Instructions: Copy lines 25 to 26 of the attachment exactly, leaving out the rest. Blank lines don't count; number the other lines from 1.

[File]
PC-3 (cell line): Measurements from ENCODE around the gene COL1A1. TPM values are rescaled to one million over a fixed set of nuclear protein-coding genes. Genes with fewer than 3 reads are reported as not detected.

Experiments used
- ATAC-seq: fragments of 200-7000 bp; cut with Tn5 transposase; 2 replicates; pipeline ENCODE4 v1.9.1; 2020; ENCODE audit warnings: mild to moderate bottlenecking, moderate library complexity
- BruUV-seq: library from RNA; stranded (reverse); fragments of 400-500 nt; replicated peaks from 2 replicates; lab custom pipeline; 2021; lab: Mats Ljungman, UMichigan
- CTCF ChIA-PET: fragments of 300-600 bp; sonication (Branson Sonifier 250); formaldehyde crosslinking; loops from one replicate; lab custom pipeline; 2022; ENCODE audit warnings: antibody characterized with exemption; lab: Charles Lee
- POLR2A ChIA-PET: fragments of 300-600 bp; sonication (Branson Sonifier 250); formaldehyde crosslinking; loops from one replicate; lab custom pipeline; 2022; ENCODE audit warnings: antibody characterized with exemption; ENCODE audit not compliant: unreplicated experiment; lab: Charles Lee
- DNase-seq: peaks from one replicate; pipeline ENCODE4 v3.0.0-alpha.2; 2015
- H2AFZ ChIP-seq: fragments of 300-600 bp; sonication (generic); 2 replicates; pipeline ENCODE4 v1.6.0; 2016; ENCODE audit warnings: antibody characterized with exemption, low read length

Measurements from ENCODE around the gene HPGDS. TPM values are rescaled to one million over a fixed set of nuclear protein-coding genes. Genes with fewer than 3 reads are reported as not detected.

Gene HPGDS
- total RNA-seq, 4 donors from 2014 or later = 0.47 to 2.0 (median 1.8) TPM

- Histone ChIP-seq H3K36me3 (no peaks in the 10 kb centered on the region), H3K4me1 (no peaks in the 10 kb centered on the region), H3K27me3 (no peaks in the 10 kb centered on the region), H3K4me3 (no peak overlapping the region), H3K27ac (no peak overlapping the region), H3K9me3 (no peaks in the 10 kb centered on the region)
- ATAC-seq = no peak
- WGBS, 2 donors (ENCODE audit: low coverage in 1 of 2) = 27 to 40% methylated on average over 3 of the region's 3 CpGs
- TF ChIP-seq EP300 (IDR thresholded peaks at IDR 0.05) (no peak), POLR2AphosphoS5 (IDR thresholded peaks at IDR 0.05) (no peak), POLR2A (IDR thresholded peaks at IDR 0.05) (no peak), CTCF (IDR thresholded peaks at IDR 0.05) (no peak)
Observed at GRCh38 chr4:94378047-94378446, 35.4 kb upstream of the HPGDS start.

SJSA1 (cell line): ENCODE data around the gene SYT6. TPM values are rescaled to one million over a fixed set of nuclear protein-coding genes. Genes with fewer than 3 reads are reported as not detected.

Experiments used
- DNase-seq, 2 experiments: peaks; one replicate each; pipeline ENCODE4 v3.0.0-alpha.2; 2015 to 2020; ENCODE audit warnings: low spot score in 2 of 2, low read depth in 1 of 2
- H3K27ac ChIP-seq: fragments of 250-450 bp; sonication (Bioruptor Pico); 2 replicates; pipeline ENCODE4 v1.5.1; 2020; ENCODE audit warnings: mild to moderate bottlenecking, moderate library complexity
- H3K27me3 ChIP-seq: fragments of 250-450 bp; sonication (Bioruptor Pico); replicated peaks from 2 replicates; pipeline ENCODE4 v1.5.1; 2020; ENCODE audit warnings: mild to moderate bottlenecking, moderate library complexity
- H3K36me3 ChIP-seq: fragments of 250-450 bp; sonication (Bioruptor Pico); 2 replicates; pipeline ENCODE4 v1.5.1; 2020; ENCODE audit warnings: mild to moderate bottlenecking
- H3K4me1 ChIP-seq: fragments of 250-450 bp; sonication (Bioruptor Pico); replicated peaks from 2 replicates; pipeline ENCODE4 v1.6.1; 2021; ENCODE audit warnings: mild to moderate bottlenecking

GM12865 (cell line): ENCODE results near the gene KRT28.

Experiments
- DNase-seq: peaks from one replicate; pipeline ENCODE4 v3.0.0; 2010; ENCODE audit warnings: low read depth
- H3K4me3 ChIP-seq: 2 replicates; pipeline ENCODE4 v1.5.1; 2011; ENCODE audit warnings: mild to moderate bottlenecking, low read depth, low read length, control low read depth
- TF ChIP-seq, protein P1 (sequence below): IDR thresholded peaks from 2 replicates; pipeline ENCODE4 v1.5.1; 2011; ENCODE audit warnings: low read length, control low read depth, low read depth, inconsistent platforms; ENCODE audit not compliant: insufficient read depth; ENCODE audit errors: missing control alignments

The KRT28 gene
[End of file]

Experiments
- DNase-seq: peaks from one replicate; pipeline ENCODE4 v3.0.0; 2010; ENCODE audit warnings: low read depth